TC400 Telescope Drive

What is isn't

The TC410 is not a complete "goto" system that you might get from commercial telescope makers like Meade and Celestron. It has no knowledge of geographical position or siderial time, it doesn't understand equatorial coordinates and it doesn't have a database of objects that it can "go to".

Despite this is can be used stand-alone as a pure "dumb" equatorial drive system since the tracking and 2-axis joystick control are all that's needed for this job. Of course it could be made into a complete integrated "goto" system by just throwing more software into it and, should the need ever arise, then that will undoubtedly happen. The thing is that we have no need for this functionality.

It is not a retail product and as not been through a certification process to determine whether it passes EMI and safety standards.

What it is

In a nutshell, it's a dual-axis motor controller. In fact it knows so little about astronomy it could probably be used to drive things other than telescopes. This was designed from the outset to be the drive component for a larger automation system. As such there is always a computer running the show so why should the embedded software do what is easier to do on a desktop computer?

The TC410 is an evolutionary version of the TC400 with a better integrated design and revised embedded software.

Motor drives

The motor coils are driven by switch-mode current drivers. The maximum phase current is software-configurable between 1.0A and 7.0A in steps of 0.1A. Motors are microstepped at 1/10th of a full step for the Gecko (on the secondary axis) and either 1/16th or 1/1256th of a step for the IMS (on the primary axis).

Velocity control

Maximum step rate is 20,000 microsteps/second which, on a a typical 200-step motor is 10 revs/second (600 rpm). 1 arc-second steps require a drive ratio of 1:648 which permits an equatorial tracking rate of 15 microsteps/second and a maximum slew rate of 5.5 degress/second. Tracking smoothness and maximum slew rate can be traded off by appropriately designing the drive train. Velocity is controllable to a resolution of about 1/1000 microstep/second allowing theoretical maximum tracking drift of about 1 arcminute/day.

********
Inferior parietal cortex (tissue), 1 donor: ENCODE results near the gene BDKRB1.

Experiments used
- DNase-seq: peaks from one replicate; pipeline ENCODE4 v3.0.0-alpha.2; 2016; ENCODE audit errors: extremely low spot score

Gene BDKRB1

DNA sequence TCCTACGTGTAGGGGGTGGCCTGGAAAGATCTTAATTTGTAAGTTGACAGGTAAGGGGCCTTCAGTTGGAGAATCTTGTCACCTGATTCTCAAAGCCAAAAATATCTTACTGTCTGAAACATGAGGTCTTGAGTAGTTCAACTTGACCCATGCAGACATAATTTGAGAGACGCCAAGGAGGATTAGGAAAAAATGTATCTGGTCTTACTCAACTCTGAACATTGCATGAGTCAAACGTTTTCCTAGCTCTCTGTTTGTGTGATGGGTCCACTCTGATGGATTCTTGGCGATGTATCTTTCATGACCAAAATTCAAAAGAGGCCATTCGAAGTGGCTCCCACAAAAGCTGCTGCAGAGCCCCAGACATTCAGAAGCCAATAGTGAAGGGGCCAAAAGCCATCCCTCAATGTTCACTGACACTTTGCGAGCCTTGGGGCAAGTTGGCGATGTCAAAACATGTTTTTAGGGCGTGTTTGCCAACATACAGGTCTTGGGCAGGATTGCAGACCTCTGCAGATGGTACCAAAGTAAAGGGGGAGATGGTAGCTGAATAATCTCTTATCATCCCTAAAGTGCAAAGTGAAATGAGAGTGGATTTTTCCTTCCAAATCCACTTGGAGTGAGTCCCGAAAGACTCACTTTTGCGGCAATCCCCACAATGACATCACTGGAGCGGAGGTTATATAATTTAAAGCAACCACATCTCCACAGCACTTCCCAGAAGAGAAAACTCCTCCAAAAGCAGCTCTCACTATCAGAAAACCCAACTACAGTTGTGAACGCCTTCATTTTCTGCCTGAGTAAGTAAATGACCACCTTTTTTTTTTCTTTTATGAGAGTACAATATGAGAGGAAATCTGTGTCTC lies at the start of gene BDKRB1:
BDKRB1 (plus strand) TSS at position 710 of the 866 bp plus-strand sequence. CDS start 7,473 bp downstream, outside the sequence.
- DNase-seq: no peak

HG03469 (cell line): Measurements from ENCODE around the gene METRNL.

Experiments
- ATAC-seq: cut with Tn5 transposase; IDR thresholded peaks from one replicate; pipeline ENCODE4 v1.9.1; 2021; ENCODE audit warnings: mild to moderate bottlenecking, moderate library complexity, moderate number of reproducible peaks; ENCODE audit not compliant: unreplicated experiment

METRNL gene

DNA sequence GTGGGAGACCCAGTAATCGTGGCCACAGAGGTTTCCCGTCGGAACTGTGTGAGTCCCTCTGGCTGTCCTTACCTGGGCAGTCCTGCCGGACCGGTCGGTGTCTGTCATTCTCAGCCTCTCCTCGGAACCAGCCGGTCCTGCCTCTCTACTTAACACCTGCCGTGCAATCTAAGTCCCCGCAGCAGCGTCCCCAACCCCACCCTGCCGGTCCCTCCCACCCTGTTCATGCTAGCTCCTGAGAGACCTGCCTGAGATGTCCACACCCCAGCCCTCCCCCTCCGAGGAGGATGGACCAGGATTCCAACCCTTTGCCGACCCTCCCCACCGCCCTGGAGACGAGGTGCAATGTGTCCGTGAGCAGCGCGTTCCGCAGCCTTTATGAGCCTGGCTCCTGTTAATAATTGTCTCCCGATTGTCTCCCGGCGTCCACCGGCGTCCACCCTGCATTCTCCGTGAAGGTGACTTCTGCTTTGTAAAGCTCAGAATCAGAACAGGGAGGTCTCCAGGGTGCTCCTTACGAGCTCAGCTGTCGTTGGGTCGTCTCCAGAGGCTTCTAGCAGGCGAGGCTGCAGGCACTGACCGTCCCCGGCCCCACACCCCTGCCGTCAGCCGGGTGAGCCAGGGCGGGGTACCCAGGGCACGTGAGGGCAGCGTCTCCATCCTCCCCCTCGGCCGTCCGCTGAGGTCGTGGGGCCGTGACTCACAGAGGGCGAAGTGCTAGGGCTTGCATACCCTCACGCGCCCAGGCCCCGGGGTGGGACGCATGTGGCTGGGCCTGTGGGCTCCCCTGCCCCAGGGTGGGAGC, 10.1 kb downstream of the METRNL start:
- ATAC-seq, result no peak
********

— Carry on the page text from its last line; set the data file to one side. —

Maximum motor velocity is soft-configurable (per axis) because maximum theoretical speed is not necessarily attainable with a constant-power motor. Similarly, acceleration and deceleration are independently configurable for each axis to allow suitable values to be chosen for the intertia and responsiveness. Slow acceleration is generally preferable but is annoying when driving manually with the joystick.

Velocity control is prioritized as follows:
  1. Slew to target (goto mode)
  2. Remote speed set
  3. Joystick input
  4. Autoguider input
  5. Default track rate
Slew-to-target is used by software running on the main computer to slew to a position. The computer calculates the axis positions appropriate for the object and the TC410 automatically accelerates, coasts (if necessary) and decelerates to the target position.

Joystick input is normally logarithmic allowing guiding speeds with small joystick deflections and slew speeds with large deflections.

The autoguider supports analogue inputs (similar to the joystick input) or digital.

A default track rate can be set-and-forget if the telescope is mounted equatorially, otherwise the computer can periodically update the tracking velocity for non-linear two-axis tracking.


The TC410 only keeps position in units of motor steps about each axis. All conversion to other coordinate system is done externally. Internally, the (preferred) position is keep to 10^-8 of a microstep to allow low cummulative tracking errors but, of course, physical position resolution is 1 microstep and this is what is reported if the position is queried.

Encoder inputs support up to 16-bit Gray code. Relative/incremental encoders are not supported. The main use of encoders is so the system knows where it is on power-up and to re-establish position in the event of a drive anomaly (eg motor stall, clutch slip). This includes allowing the telescope to be pushed (by hand) without losing its bearings. The encoders are not processed in any way by the TC410 (it's basically just a unified interface for them) so their integration into the feedback loop is entirely done with external software. Typically if the motor position differs from the encoder position by some threshold and the telescope is stationery (or just tracking) then the motor position is reset according to the encoders.

Support software

Currently, we only have (GUI) software for RISC OS. We have a stand-alone RISC OS driver which allows the drive to be configured, monitored and controlled as well as providing a two-way communication channel to ROCchart  (our RISC OS star chart software). This allows the telescope's position to be shown in real-time on the chart and for the telescope to be driven to an object by clicking on it.


Technical manual (revision 2, 638K pdf)
RISC OS stand-alone driver (194K zip)
Partial source code for RISC OS driver (71K zip)
ROCchart  (RISC OS startchart supporting TC410)